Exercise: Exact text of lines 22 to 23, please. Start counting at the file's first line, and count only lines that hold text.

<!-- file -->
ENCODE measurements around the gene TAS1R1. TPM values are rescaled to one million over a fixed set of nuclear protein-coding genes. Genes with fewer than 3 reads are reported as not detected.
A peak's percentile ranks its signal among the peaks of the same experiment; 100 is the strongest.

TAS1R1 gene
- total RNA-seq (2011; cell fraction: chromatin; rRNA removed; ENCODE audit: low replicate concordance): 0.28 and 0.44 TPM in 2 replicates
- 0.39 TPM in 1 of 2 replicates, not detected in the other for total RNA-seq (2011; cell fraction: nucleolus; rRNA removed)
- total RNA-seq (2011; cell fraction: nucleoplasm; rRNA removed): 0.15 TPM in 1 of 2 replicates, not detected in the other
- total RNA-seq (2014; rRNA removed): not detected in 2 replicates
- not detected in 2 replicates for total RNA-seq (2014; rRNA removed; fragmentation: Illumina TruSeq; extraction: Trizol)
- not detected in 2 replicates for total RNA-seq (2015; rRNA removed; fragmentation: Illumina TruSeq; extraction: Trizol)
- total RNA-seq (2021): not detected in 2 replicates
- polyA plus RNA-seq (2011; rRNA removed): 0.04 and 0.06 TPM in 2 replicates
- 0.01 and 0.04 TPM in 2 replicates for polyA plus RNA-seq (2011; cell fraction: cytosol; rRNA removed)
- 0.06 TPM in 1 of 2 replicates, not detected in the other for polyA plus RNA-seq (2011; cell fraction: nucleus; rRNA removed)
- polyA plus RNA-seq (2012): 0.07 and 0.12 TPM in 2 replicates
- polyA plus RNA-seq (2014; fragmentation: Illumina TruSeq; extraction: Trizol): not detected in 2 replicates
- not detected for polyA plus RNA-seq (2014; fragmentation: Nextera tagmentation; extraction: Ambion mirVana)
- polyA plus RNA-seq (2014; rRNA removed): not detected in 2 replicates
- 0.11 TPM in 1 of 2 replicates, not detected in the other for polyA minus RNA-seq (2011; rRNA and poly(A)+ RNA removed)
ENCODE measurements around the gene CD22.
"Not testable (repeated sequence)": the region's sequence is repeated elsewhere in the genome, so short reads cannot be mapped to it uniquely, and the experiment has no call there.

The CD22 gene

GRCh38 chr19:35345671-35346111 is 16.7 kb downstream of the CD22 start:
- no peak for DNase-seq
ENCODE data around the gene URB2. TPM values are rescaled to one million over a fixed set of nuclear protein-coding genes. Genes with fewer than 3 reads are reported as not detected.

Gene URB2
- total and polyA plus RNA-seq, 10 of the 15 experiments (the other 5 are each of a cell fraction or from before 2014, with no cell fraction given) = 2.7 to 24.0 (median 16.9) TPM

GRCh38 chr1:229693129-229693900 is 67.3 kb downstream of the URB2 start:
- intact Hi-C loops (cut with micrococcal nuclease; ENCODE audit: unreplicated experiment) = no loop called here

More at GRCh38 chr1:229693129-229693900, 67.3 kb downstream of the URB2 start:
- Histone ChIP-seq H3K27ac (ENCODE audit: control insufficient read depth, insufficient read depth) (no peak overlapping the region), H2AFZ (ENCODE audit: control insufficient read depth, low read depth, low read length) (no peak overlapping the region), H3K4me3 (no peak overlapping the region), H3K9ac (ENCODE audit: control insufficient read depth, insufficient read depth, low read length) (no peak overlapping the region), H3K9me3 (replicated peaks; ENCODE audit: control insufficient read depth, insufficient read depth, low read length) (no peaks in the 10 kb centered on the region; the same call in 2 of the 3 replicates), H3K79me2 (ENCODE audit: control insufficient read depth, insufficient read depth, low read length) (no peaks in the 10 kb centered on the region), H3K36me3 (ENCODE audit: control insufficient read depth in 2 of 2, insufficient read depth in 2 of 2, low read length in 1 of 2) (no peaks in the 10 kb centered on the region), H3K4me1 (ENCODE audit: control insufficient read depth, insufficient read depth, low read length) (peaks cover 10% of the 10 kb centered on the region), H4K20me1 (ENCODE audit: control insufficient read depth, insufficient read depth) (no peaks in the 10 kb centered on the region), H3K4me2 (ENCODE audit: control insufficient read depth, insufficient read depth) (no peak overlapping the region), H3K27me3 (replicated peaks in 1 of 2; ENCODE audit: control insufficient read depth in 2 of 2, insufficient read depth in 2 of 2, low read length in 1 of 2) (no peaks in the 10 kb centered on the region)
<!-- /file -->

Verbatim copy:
GRCh38 chr19:35345671-35346111 is 16.7 kb downstream of the CD22 start:
- no peak for DNase-seq